“In terms of south Louisiana, as long as you embrace the New Orleans metro area — which is really the four parishes and the North Shore [a suburb on Lake Pontchartrain], if you include the bedroom communities of New Orleans — we’re just displaced, we’re not down and out,” Bicket said. “One of the parishes we serve is at 122% of the occupancy that lived there before the storm, St. Charles. So we’re scrambling to serve new customers out there.”

As of Katrina’s first anniversary last August, Cox in New Orleans had 187,500 video and non-video subscribers, with 178,200 of those basic customers. As of the end of the year, the system had 194,600 video and non-video subscribers, with 183,000 of those basic customers.

Cox New Orleans completed a door-to-door audit last August that determined that of the area’s former 505,000 so-called “homes passed,” 130,000 were “impaired” after the storm, said Franklin Vincent, vice president of finance and business operations. In a somewhat encouraging sign, the number of damaged homes, which are located mostly in Orleans and St. Bernard, has already dropped by 5,000 to about 125,000, Vincent said.

And helping to offset those residents who left, New Orleans is seeing an influx of workers for the construction and waste-management companies that are participating in the recovery effort, according to Bicket.

“You’ll find that there’s an economic energy flowing to these surrounding parishes and the North Shore that come from the repairs that are being undertaken in New Orleans,” he said. “The old architecture that was damaged really requires artisans to repair, so there are a lot of very esoteric, sophisticated businesses that are coming here that we’re really excited to see.”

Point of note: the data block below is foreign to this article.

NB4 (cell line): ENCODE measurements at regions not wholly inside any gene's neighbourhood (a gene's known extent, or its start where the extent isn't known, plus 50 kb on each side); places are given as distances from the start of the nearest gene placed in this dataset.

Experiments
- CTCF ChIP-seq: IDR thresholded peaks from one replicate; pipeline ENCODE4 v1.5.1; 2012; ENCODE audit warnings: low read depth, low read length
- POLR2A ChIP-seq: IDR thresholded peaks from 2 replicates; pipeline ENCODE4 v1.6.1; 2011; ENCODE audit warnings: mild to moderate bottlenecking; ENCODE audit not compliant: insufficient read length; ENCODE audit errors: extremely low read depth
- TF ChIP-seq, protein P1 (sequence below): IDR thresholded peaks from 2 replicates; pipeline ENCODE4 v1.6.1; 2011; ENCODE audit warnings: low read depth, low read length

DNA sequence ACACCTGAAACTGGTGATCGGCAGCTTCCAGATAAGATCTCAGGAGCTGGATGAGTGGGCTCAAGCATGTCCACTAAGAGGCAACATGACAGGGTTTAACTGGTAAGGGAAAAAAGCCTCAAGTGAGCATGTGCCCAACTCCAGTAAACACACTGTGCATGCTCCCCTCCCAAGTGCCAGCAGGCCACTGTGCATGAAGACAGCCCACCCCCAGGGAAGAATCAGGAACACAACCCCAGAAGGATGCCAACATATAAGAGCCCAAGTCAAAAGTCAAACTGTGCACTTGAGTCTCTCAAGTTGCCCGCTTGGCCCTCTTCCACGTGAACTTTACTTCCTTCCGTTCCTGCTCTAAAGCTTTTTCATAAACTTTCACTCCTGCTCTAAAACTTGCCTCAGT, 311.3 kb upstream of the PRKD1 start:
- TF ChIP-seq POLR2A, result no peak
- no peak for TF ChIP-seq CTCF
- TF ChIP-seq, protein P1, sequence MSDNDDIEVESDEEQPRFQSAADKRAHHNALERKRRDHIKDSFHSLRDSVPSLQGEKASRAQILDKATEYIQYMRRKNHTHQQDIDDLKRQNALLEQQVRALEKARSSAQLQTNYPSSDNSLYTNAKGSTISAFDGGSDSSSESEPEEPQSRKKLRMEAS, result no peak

Cox has been marketing its triple-play bundle to residents, newcomers and area old-timers alike. It wasn’t until after Katrina that Cox New Orleans launched an official triple-play bundle, according to Lloyd. Before Katrina, the system was selling video, voice and phone, but customers could only buy all three as part of a discounted three-month package. There wasn’t a permanent price point for all three products together, Lloyd said.

Many New Orleans residents, looking for simplicity, took Cox up on its offer of multiple products from one company on one bill.

“They needed to get their lives back together, and here was one way to put a piece of the puzzle back in place,” Lloyd said. “We exceeded the 50% penetration mark on digital and [high-speed-Internet] to our basic customers, and this system wasn’t anywhere near that before this storm.”